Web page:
Sunday, March 27, 2016

The Wright Brothers by David McCollough

Brothers Orville and Wilbur Wright rose to fame at the beginning of the 20th Century by building the first successful manned, powered flying machine. In popular culture, they tend to be presented as geniuses who went out to Kitty Hawk and started flying one day. In his biography of these men, The Wright Brothers, David McCollough does not dispel the notion of genius, but he focuses on their courage, determination, careful study, methodical approach, and persistence in the pursuit of something they believed could be.

As boys, the brothers were inspired by a toy to consider the possibility of flight. As grown men, they made a careful study of it. Before beginning their experiments, they gathered the available information, including contacts with earlier experimenters in flight such as Octave Chanute and Samuel Pierpont Langley (the director of the Smithsonian Institute who’s “aerodrome” was a failed early flyer). When they began conducting their own experiments with kites (and later using a small wind tunnel they made), they found the published data to be lacking in useful or correct information.

Therefore, it was mainly on their own that the brothers invented their flyers and the means of piloting them. They had the practical view that inventing a flying machine included inventing the method for controlling it in flight.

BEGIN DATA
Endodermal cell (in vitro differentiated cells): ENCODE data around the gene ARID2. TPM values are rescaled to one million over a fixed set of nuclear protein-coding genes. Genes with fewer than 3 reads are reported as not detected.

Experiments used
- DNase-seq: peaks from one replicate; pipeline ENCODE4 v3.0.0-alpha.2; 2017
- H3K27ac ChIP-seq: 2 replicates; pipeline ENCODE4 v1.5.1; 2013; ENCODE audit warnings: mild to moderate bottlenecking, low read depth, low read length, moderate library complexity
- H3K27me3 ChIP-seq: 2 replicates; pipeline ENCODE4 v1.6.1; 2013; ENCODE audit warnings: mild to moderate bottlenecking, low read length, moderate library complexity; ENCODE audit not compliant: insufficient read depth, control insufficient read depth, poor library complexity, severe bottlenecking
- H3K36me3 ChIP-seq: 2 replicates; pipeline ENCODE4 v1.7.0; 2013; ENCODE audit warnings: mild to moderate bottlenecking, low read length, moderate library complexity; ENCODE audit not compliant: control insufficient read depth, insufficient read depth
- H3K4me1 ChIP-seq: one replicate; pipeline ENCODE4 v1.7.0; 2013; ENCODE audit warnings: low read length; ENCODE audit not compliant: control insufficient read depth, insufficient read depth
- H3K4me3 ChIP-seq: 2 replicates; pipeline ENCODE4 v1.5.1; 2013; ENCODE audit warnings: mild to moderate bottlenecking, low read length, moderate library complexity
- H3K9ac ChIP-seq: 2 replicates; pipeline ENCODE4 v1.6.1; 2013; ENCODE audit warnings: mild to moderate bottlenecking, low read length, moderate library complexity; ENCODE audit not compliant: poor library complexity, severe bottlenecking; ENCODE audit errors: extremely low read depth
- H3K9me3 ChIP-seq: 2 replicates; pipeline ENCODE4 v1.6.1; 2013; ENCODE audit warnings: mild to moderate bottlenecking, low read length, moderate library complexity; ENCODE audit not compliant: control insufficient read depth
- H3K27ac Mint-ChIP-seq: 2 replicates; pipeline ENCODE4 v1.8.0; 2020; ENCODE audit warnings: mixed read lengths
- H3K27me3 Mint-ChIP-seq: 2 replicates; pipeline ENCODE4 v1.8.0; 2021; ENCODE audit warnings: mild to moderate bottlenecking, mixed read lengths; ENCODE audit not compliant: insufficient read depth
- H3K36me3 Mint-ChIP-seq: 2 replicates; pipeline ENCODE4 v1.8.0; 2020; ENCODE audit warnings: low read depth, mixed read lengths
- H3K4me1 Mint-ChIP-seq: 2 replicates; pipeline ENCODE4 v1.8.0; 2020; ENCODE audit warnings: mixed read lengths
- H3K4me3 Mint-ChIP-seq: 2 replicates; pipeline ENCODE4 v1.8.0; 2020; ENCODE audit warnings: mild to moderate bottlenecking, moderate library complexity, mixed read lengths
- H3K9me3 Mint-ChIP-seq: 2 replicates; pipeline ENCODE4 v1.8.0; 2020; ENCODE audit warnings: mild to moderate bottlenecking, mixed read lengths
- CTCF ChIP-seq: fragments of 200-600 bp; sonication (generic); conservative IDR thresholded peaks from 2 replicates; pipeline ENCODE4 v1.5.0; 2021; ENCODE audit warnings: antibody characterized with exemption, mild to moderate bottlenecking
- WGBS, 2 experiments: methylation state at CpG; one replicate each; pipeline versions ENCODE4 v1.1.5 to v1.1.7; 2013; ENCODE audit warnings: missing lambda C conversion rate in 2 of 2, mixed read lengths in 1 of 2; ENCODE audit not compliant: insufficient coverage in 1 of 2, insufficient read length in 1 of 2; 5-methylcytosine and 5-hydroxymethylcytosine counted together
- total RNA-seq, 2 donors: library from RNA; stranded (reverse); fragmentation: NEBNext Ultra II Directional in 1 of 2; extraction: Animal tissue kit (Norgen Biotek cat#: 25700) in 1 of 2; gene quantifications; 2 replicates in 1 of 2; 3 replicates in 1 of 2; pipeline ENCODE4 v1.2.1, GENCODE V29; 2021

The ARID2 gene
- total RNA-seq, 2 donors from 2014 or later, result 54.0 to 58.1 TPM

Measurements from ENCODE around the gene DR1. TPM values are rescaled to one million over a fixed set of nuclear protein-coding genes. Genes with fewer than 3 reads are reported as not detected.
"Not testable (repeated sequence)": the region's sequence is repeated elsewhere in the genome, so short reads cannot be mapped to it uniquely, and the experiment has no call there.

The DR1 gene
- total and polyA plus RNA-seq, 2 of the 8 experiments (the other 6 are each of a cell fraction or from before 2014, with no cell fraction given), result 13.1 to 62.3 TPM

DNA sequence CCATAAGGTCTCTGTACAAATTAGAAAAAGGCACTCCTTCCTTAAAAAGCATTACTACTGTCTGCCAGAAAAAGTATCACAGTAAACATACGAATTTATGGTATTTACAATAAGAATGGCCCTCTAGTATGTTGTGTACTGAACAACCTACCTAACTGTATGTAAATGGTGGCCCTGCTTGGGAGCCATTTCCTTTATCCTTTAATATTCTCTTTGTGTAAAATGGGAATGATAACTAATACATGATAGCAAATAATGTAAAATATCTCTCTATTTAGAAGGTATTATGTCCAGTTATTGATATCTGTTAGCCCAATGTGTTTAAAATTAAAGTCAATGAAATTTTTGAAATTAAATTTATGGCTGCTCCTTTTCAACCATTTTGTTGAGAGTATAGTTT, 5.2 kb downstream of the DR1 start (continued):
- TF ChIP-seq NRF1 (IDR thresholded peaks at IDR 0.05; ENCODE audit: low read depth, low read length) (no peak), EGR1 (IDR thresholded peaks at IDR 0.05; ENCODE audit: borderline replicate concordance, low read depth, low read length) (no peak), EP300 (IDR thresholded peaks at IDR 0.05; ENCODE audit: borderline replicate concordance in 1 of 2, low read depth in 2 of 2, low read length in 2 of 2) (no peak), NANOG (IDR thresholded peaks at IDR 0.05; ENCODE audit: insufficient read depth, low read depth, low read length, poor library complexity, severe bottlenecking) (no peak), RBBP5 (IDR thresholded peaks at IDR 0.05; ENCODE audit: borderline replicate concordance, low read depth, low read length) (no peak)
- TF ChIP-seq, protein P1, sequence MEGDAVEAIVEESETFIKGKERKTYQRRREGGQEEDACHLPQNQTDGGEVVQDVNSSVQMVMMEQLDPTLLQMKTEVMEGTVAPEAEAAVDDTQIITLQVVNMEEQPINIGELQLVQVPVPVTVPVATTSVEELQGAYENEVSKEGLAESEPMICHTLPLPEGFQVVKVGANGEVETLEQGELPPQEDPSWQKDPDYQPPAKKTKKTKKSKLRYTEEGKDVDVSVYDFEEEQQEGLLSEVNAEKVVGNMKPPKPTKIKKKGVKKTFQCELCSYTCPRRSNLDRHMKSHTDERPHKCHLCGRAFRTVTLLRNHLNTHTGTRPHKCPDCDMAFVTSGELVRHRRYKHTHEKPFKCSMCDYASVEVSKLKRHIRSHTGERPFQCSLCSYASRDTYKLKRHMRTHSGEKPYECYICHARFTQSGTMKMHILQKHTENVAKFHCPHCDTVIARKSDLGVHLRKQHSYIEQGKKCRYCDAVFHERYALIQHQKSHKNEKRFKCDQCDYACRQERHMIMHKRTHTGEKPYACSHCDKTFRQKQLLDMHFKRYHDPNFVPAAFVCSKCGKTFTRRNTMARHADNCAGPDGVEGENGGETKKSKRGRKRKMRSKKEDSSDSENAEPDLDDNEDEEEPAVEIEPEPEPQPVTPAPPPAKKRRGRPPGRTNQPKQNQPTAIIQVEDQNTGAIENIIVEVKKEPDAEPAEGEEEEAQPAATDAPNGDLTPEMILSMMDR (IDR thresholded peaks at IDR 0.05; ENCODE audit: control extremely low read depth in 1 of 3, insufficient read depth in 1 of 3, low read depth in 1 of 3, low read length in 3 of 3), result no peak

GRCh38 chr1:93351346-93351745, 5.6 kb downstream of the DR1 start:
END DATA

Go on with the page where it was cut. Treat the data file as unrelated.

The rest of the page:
An interesting note is that the Wrights funded their experiments and first airplanes with their own money. Their bicycle shop must have produced a decent income, but they lived modestly. They lived in a modest home together with their father and sister until after they completed built three working airplanes, the third model being the one they demonstrated publicly. Even after they began to make money making airplanes and decided to build a new, larger house, they shared it. Wilbur’s only request for the new house was that he have his own bedroom and bathroom.

McCollough emphasizes how much the success of Wilbur and Orville was a family affair. They were close to their widowed father, who survived Wilbur by two years. Once they began to demonstrate their airplane and make a build a business on it, their sister Katherine became a social manager for them, and she share a house with Orville until she married at the age of 52 (she passed away three year later). Orville had a long life and saw many improvements in aviation after he sold the company, including Charles Lindbergh’s trans-Atlantic flight and the use of bombers in World War II.

The book is fairly brief. McCollough concentrates on the period when the Wrights were most involved in experimenting with, building, and ultimately demonstrating their invention. Even so, one gets a sense of what the brothers and their immediate family and friends were like.

David McCollough also wrote The Great Bridge

If you’re interested in this book, you may also be interested in


McCullough, David. The Wright Brothers. New York: Simon & Schuster, 2015.